Transparent solar panels — think about it for a moment: Sheets of transparent glass or plastic film that also generate electricity. It’s almost the perfect solution for all our energy needs, generating free power from every available surface, window, and computer display.
The concept of transparent solar panels isn’t new, of course, but it now looks like they’re finally finding their way to market: Ubiquitous Energy, a startup that was spun off from MIT last year, is developing a technology and patent portfolio and hopes to bring affordable transparent solar panels to market soon.
At this point, you might be wondering how transparent solar cells actually work — after all, if it’s transparent, how can it absorb light energy? The simple answer is that light energy comes in many frequencies (colors), but as far as we humans are concerned, it is only the visible wavelengths — from blue, through green and yellow, to red — that really matter. The Sun, however, pumps out a huge amount of infrared light, and some ultraviolet light — both of which are invisible to the human eye, but which can also generate large amounts of electricity if captured by a solar cell.
The trick, then, is creating a solar cell that only absorbs IR and UV radiation, while letting visible light pass straight through. According to Technology Review, Ubiquitous Energy’s transparent solar cell is built up from a series of organic layers on glass or a flexible film. We don’t know the exact nature of the organic materials being used, but other organic solar cells generally use organic polymers that might’ve had their molecular makeup altered to absorb specific wavelengths of light. There are other ways of building transparent solar cells, though: As we reported last year, researchers at UCLA and UC Santa Barbara made a flexible, high-efficiency cell from a mesh of transparent, photovoltaic silver nanowires.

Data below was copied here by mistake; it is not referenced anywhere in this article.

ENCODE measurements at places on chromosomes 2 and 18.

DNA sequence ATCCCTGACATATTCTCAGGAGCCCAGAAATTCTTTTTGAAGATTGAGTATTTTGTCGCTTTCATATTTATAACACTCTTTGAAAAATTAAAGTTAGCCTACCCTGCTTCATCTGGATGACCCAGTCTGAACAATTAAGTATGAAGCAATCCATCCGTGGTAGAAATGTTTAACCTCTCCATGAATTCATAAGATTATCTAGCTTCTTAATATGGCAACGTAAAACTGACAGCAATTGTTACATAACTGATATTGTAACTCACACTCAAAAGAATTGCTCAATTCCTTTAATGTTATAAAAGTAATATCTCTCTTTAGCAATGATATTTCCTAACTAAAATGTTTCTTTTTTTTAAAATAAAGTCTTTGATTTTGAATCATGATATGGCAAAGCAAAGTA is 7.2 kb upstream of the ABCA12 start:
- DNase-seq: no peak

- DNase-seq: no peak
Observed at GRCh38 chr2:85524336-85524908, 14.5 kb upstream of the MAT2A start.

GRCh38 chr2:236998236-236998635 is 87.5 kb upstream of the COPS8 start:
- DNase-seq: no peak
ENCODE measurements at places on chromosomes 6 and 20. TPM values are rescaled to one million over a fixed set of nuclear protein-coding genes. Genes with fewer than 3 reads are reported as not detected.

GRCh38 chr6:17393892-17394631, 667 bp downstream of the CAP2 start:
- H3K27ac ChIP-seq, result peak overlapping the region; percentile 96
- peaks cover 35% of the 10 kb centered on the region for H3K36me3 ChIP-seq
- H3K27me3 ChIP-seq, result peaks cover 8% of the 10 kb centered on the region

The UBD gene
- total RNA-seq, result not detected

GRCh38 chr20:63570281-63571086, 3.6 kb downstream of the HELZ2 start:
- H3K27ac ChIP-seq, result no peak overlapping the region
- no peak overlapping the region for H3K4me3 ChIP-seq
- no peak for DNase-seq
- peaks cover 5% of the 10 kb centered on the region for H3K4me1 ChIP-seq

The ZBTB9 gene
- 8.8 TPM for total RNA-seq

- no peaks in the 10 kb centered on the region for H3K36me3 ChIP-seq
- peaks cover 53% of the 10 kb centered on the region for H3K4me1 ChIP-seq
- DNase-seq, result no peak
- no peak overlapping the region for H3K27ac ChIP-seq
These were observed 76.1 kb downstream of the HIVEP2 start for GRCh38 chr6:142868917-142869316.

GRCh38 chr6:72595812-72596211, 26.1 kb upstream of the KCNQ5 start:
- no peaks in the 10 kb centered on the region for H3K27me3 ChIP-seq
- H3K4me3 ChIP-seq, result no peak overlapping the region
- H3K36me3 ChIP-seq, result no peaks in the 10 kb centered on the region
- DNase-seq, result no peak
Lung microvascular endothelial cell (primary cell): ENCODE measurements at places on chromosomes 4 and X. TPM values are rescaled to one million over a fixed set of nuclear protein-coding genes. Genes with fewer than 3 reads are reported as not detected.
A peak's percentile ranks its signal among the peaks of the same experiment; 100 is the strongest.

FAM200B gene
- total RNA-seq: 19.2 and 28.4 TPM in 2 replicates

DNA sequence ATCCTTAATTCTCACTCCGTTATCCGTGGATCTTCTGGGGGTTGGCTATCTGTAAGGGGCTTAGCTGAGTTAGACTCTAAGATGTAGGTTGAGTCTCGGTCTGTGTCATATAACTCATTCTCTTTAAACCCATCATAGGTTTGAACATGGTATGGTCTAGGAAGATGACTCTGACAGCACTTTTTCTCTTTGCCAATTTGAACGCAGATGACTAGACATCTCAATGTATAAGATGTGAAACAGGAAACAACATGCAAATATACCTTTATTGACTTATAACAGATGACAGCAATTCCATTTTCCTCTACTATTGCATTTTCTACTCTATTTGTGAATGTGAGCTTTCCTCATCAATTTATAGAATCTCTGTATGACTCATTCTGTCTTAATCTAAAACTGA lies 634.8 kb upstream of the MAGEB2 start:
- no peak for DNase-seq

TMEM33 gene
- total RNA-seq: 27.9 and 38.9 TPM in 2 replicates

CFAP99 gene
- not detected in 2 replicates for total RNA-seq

So far, as of a paper published in 2011 (linked below), it seems Ubiquitous Energy has created solar cells that are around 60% transparent, with an efficiency of 2%. The ultimate goal, as with all bleeding-edge solar tech, is to reach 10% efficiency, which is where really exciting applications tend to emerge. To get there, Ubiquitous Energy’s co-founder says his company will optimize its photovoltaic materials to capture more of the deeper infrared spectrum, and employ nanoscale engineering to create structures that capture more light. (See: Princeton’s nanomesh nearly triples solar cell efficiency.)
The applications for transparent solar cells, as you’ve probably imagined by now, are rather extensive. For a start, you could cover every car, home, and office window in solar cells — it wouldn’t replace the power grid, but it would provide enough free electricity to power the lights, or a few computers. The most interesting use, though, is on smartphone, tablet, and e-reader displays: If Ubiquitous Energy can reach transparency levels upwards of 80 or 90%, your smartphone could gather power from the Sun — and also harvest power from the device’s own backlight. Because Ubiquitous Energy’s solar panels absorb UV light, they would also make the perfect material for sunglasses — and powering yourwearable computer, perhaps.